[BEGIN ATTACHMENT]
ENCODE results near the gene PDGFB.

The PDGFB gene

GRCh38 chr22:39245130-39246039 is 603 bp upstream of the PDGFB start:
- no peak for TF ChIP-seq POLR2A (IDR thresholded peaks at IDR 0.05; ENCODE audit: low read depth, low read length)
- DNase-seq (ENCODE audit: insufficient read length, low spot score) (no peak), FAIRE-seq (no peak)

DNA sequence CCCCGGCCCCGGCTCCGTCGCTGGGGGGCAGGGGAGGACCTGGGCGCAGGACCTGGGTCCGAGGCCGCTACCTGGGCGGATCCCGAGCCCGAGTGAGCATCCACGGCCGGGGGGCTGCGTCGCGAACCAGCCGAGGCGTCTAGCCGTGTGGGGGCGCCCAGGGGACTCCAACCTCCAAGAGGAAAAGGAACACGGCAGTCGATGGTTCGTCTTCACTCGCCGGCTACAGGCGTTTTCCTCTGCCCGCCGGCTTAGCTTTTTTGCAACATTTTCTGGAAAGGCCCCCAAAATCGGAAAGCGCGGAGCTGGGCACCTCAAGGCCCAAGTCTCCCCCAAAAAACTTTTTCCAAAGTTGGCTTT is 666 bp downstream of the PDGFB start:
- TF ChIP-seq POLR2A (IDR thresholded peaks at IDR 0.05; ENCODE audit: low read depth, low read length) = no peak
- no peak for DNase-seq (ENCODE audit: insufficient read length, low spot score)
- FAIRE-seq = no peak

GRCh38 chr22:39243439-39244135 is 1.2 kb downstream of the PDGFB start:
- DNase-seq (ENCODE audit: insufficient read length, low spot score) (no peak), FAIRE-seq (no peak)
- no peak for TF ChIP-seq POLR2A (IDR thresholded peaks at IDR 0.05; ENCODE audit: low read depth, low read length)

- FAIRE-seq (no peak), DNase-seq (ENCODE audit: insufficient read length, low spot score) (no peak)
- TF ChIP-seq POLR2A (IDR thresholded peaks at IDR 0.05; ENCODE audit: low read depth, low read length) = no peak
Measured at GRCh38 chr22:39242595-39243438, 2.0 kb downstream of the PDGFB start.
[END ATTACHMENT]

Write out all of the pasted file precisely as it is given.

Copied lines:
ENCODE results near the gene PDGFB.

The PDGFB gene

GRCh38 chr22:39245130-39246039 is 603 bp upstream of the PDGFB start:
- no peak for TF ChIP-seq POLR2A (IDR thresholded peaks at IDR 0.05; ENCODE audit: low read depth, low read length)
- DNase-seq (ENCODE audit: insufficient read length, low spot score) (no peak), FAIRE-seq (no peak)

DNA sequence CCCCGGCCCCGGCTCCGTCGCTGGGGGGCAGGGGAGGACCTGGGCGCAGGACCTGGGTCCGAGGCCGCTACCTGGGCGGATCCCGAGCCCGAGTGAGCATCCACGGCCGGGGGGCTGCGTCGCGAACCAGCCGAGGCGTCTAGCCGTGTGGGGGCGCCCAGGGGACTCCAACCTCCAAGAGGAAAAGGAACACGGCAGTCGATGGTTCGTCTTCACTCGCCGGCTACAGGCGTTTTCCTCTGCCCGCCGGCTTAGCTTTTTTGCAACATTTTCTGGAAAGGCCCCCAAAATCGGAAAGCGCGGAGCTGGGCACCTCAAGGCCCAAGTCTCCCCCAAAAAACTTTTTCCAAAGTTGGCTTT is 666 bp downstream of the PDGFB start:
- TF ChIP-seq POLR2A (IDR thresholded peaks at IDR 0.05; ENCODE audit: low read depth, low read length) = no peak
- no peak for DNase-seq (ENCODE audit: insufficient read length, low spot score)
- FAIRE-seq = no peak

GRCh38 chr22:39243439-39244135 is 1.2 kb downstream of the PDGFB start:
- DNase-seq (ENCODE audit: insufficient read length, low spot score) (no peak), FAIRE-seq (no peak)
- no peak for TF ChIP-seq POLR2A (IDR thresholded peaks at IDR 0.05; ENCODE audit: low read depth, low read length)

- FAIRE-seq (no peak), DNase-seq (ENCODE audit: insufficient read length, low spot score) (no peak)
- TF ChIP-seq POLR2A (IDR thresholded peaks at IDR 0.05; ENCODE audit: low read depth, low read length) = no peak
Measured at GRCh38 chr22:39242595-39243438, 2.0 kb downstream of the PDGFB start.